Discussing this subject with another friend, I pointed out that there was a world of difference between a smack as part of loving parental correction and child abuse. I suggested that surely other laws in place against abuse and violence were sufficient to reel in child abusers. But he felt that without a bill worded as obnoxiously as this,  “any above-average lawyer can get around them.”

Contrary to what many people think, the original Section 59 was very effective. Most cases, where Section 59 (original version) was used as a defence, ended with convictions, and even those who were acquitted came under the eye of CYF. So the old Section 59 was working, and working well.

Some people felt that the term “reasonable force” was ambiguous and made it easier for child abusers to use the old Section 59 as a defence. I wish to point out that: Sue Bradford’s amendment continues to use the term “reasonable force” without any clarification

3. This bill does not target good parents

“. . . and, what good parent has been prosecuted by the law?”  Well, the truth is that many normal families have been criminalised and traumatised by the law.  Click here to read about some of them.

Knives can kill; ban them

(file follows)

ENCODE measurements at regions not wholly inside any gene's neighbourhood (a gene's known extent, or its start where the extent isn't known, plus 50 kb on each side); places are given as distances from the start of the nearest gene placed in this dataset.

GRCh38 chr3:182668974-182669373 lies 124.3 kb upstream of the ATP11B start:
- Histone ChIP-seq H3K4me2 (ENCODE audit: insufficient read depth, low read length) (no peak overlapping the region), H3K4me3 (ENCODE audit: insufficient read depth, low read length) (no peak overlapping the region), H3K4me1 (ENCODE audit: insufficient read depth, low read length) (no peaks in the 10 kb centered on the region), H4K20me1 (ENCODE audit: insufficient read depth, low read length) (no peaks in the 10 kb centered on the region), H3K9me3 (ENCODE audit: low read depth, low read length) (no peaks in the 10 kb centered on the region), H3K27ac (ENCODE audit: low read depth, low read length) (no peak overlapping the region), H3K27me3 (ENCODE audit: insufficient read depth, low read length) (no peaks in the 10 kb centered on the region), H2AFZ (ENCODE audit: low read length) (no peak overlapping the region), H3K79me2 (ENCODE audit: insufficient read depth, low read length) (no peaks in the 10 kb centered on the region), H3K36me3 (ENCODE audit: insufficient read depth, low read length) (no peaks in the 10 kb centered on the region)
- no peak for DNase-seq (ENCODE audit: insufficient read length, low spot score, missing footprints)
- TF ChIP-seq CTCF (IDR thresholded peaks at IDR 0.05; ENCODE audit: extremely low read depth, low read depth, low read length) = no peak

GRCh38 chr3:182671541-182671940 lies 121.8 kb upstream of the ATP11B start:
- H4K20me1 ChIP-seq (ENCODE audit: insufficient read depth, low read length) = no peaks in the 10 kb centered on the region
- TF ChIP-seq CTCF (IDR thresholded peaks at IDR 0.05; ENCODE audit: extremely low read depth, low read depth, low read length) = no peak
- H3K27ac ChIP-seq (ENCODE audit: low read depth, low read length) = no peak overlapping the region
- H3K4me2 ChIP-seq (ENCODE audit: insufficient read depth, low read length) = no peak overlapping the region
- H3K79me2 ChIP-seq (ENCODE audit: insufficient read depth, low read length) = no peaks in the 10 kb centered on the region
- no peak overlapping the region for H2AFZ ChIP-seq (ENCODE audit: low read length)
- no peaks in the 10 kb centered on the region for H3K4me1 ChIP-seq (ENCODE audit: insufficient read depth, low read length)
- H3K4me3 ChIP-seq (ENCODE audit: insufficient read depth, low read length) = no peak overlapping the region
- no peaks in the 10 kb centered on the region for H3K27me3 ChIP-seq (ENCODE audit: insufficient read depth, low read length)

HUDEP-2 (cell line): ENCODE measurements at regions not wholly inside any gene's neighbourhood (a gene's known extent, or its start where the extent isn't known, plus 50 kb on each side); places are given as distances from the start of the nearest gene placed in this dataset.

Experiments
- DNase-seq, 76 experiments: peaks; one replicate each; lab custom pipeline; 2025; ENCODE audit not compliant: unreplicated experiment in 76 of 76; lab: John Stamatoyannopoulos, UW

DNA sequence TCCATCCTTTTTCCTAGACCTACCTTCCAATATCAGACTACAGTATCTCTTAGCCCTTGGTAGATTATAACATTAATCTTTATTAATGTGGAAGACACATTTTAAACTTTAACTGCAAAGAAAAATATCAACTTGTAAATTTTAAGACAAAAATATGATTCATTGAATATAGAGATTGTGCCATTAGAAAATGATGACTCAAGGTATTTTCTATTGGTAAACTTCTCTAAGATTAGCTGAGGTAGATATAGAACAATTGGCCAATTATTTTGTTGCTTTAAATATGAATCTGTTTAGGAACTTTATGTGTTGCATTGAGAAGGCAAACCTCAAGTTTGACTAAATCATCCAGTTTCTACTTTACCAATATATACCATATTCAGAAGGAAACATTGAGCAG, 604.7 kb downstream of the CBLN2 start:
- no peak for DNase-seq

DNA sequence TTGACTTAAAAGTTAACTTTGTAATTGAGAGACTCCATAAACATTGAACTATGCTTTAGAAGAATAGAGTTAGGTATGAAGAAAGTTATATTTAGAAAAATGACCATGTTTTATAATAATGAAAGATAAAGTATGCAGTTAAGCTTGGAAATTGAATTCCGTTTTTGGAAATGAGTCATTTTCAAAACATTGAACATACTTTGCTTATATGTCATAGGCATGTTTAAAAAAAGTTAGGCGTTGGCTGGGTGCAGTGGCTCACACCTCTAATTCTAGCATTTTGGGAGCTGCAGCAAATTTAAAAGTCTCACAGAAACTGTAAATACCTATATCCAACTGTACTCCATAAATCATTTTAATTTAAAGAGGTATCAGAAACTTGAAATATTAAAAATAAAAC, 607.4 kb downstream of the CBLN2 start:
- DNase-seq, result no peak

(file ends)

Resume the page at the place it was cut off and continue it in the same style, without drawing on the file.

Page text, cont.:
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15 responses »

  1. My position is that I don’t think smacking should necessary be a criminal offence – that seems OTT – but I also don’t think that it is “good parental discipline”. It’s careless parental discipline and why should I support it?

    I’m not sure why you say “this is New Zealand …”. Are you perhaps referring to the fact that we are already amongst the worst countries in the OECD for beating our kids to death?

    • Thanks for this view point. I am glad that we agree that smacking is not a criminal offence, which is what the current referendum focuses on.
      I said “this is New Zealand” because it is only after coming here that I have been exposed to the possibility that someone might even consider a smack as a criminal offense.

      • Please allow me to include the words in italics to clarify.
        “I said “this is New Zealand” because it is only after coming here that I have been exposed to the possibility that someone might even consider a smack administered by a parent for correction as a criminal offense.”

      • OK, I have read the stories on the site you linked to. Of course, they all take a predictable side even when the parent was convicted(!) so it is impossible to know what the truth is in many cases with no court reports to check against.